(Bloomberg) Oil extended its dramatic surge above $70 a barrel as the fallout between the U.S. and Iran escalated after the assassination of one of the Islamic Republic’s most powerful generals.
Futures jumped by another 3% on Monday as the U.S. State Department warned of a “heightened risk” of missile attacks near military bases and energy facilities in Saudi Arabia. Prices got a further boost as President Donald Trump reiterated threats of retaliation should Iran “do anything” and vowed heavy sanctions against Iraq if American troops are forced to leave OPEC’s second-biggest producer.
The wild ride continues for oil as Washington and Tehran trade bellicose rhetoric, ratcheting up fears of a wider conflict that could disrupt supply from the world’s most important producing region. Crude was last this high when Saudi production facilities were attacked in September, knocking out about 5% of global output.
Trump said he’s prepared to strike “in a disproportionate manner” and attack more than 50 sites if Tehran retaliates against the killing of General Qassem Soleimani. The Middle East nation said it has to “settle a score with the U.S.” and that it would no longer abide by limits on its enrichment of uranium. A vote by Iraq’s parliament to expel U.S. troops from the country deepened the fallout.
“Crude has some more risk pricing to do,” said Bob McNally, president of Rapidan Energy Group in Bethesda, Maryland, adding that he expected Iran to attack oil vessels and facilities in response. “We are going to grind through the $70s up towards $80 Brent as Iran calibrates and executes its retaliation,” the former oil official at the White House under President George W. Bush said in a Bloomberg TV interview.
Brent futures rose as much as 3.1%, or $2.14, to $70.74 on ICE Futures Europe and were at $69.99 at 8 a.m. in London. The contract surged 3.6% on Friday. West Texas Intermediate advanced 1.7% to $64.10 on the New York Mercantile Exchange.
The deepening crisis continued to spill over into other markets. Asian equities from Japan to Hong Kong fell while U.S. and European stock futures retreated. Gold surged to the highest in more than six years and Treasury yields ticked lower as investors sought havens from the turmoil.
Saudi Arabia, Iran and Iraq together pumped more than 16 million barrels of oil a day last month. Most of their exports leave the Persian Gulf through the Strait of Hormuz, a narrow waterway that Iran has repeatedly threatened to shut down if there’s a war.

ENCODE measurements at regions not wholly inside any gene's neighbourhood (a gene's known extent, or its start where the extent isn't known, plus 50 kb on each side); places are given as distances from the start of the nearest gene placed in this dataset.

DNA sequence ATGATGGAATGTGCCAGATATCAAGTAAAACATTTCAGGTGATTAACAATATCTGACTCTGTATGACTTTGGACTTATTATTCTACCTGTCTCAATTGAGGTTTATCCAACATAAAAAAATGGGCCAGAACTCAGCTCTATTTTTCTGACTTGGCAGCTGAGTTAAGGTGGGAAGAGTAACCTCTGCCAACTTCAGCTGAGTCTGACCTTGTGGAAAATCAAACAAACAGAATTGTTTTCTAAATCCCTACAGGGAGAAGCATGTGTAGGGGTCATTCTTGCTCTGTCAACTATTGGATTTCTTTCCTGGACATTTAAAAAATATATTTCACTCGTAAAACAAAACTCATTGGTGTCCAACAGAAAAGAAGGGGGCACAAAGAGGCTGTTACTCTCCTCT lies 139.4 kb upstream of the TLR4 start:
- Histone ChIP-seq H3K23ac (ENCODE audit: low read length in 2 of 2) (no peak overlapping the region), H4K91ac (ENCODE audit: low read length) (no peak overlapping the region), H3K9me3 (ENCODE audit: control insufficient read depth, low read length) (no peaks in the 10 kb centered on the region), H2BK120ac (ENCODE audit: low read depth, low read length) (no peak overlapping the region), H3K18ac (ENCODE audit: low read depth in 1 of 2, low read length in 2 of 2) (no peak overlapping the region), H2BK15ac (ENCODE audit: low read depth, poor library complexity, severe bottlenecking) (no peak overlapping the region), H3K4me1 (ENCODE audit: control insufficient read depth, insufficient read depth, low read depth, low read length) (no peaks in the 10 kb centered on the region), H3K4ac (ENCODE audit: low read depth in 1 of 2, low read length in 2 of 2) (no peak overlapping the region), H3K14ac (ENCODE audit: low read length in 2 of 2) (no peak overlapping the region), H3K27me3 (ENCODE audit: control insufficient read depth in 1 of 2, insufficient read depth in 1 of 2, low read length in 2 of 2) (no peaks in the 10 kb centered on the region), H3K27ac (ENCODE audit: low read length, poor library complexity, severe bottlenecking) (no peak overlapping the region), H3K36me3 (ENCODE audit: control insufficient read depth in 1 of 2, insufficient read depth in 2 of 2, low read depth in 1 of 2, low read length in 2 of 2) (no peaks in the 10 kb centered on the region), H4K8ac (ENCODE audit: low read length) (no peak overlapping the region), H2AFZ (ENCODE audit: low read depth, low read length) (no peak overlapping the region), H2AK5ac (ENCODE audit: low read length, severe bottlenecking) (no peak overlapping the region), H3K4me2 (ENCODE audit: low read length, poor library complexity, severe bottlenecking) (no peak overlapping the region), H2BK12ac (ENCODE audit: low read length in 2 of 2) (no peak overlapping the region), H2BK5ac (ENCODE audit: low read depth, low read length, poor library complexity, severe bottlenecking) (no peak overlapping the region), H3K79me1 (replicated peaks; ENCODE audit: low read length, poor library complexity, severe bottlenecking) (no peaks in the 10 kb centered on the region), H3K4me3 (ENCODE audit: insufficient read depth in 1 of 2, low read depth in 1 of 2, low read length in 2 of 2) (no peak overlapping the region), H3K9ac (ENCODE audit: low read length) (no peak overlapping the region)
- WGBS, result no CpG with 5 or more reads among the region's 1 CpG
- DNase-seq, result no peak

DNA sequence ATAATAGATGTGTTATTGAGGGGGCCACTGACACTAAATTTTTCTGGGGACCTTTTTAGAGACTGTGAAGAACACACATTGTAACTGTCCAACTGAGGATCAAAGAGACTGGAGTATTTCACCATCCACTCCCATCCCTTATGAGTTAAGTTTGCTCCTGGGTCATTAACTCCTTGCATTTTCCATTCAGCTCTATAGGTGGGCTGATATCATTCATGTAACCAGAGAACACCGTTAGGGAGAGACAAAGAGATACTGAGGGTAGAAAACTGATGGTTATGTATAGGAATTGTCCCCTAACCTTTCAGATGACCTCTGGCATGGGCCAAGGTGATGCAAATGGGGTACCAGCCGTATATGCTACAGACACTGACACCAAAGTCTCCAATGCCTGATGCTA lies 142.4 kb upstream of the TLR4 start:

The U.S. said there’s risk of attacks particularly in the eastern province of Saudi Arabia and near the Yemeni border and close to military bases as well as oil and gas facilities, the State Department said in a tweet.
In a separate event, an American service member and two contractors were killed in a Sunday attack on U.S. counter-terror forces in Kenya, with al-Qaeda-linked al-Shabaab militants claiming responsibility for the act. The raid came after a U.S. airstrike killed several members of the Somalia-based group, even as more troops are being dispatched to the Middle East.
Rising tensions between the U.S and Iran have already caused unprecedented disruptions to oil markets, but so far, they’ve been short-lived. Last year, Washington blamed Tehran for sabotage attacks on supertankers and a missile and drone attack on Saudi Arabia’s Abqaiq crude-processing plant in September — the largest single supply halt in the industry’s history.
Trump’s tough talk followed Iran’s threat of a protracted response and eclipsed a previous assertion that the U.S. hadn’t launched the attack near Baghdad airport on Thursday to “start a war.” The president is also sending more troops to the Middle East.
The Iranian leadership has signaled it will probably target U.S. military installations and bases in the Middle East and mobilize its network of militias across the region.
Beyond crude’s rise, there were other signals in the market that people were preparing for further disruption.
Volatility has risen to its highest level in a month and the cost of derivatives that insure against price spikes increased. Four million barrels of options contracts that would profit from a jump in Brent crude to $95 a barrel traded for both March and September. The cost of insuring tankers could rise again, after it surged in the wake of the Abqaiq attack in September.
Still, oil’s 23% rise last year could already have taken it to levels that may not leave much room for further increase, according to analysts.
Goldman Sachs Group Inc. said an actual disruption to global supplies is needed to keep prices are current levels. They were already trading above the bank’s fundamental fair value of $63 prior to the attack, buoyed by an “over-enthusiastic December risk-on rally” without evidence of an acceleration in global growth, the bank’s analysts wrote in an emailed note.
“The oil market always assumes the worst, so a lot of the general risk is already priced in,” said Jaafar Altaie, managing director of Abu Dhabi-based consultant Manaar Group. “Prices at $70 a barrel already assume the worst-case scenario and we see them holding there, in a range from $60-$70, for the first quarter.”
The greatest risk to supply would be an attack on Iraq’s southern fields, he said. Iran would likely continue to target tankers and energy infrastructure in the region as it’s accused of having done in recent months, Christof Ruehl, a researcher on energy and policy at both Columbia and Harvard universities, said on Bloomberg television Sunday.
“They’re walking a tight rope” and face retaliation if they react too forcefully, Ruehl said.